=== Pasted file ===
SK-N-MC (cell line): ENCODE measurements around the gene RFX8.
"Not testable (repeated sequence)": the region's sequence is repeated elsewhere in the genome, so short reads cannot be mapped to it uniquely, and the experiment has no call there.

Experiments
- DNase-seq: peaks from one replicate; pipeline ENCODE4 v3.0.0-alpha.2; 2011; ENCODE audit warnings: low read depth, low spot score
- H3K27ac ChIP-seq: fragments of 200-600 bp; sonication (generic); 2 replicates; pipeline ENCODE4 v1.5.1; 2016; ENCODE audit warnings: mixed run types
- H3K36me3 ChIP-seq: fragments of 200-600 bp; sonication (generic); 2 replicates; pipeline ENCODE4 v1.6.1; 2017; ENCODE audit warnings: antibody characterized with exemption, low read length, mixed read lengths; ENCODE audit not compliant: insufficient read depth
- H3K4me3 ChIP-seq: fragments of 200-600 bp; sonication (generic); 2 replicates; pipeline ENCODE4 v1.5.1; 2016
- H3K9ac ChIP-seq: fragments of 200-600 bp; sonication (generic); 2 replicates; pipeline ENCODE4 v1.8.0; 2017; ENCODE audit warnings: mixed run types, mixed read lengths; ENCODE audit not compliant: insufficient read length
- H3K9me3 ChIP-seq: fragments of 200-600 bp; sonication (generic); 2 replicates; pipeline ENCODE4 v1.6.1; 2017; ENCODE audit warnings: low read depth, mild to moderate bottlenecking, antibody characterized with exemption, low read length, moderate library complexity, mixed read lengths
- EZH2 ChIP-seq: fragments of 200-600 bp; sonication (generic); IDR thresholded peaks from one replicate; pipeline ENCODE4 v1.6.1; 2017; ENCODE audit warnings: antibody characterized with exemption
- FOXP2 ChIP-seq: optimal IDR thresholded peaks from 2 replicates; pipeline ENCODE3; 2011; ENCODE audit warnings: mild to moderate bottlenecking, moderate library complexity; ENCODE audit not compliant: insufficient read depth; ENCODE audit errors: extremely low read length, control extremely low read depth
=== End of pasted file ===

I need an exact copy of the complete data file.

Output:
SK-N-MC (cell line): ENCODE measurements around the gene RFX8.
"Not testable (repeated sequence)": the region's sequence is repeated elsewhere in the genome, so short reads cannot be mapped to it uniquely, and the experiment has no call there.

Experiments
- DNase-seq: peaks from one replicate; pipeline ENCODE4 v3.0.0-alpha.2; 2011; ENCODE audit warnings: low read depth, low spot score
- H3K27ac ChIP-seq: fragments of 200-600 bp; sonication (generic); 2 replicates; pipeline ENCODE4 v1.5.1; 2016; ENCODE audit warnings: mixed run types
- H3K36me3 ChIP-seq: fragments of 200-600 bp; sonication (generic); 2 replicates; pipeline ENCODE4 v1.6.1; 2017; ENCODE audit warnings: antibody characterized with exemption, low read length, mixed read lengths; ENCODE audit not compliant: insufficient read depth
- H3K4me3 ChIP-seq: fragments of 200-600 bp; sonication (generic); 2 replicates; pipeline ENCODE4 v1.5.1; 2016
- H3K9ac ChIP-seq: fragments of 200-600 bp; sonication (generic); 2 replicates; pipeline ENCODE4 v1.8.0; 2017; ENCODE audit warnings: mixed run types, mixed read lengths; ENCODE audit not compliant: insufficient read length
- H3K9me3 ChIP-seq: fragments of 200-600 bp; sonication (generic); 2 replicates; pipeline ENCODE4 v1.6.1; 2017; ENCODE audit warnings: low read depth, mild to moderate bottlenecking, antibody characterized with exemption, low read length, moderate library complexity, mixed read lengths
- EZH2 ChIP-seq: fragments of 200-600 bp; sonication (generic); IDR thresholded peaks from one replicate; pipeline ENCODE4 v1.6.1; 2017; ENCODE audit warnings: antibody characterized with exemption
- FOXP2 ChIP-seq: optimal IDR thresholded peaks from 2 replicates; pipeline ENCODE3; 2011; ENCODE audit warnings: mild to moderate bottlenecking, moderate library complexity; ENCODE audit not compliant: insufficient read depth; ENCODE audit errors: extremely low read length, control extremely low read depth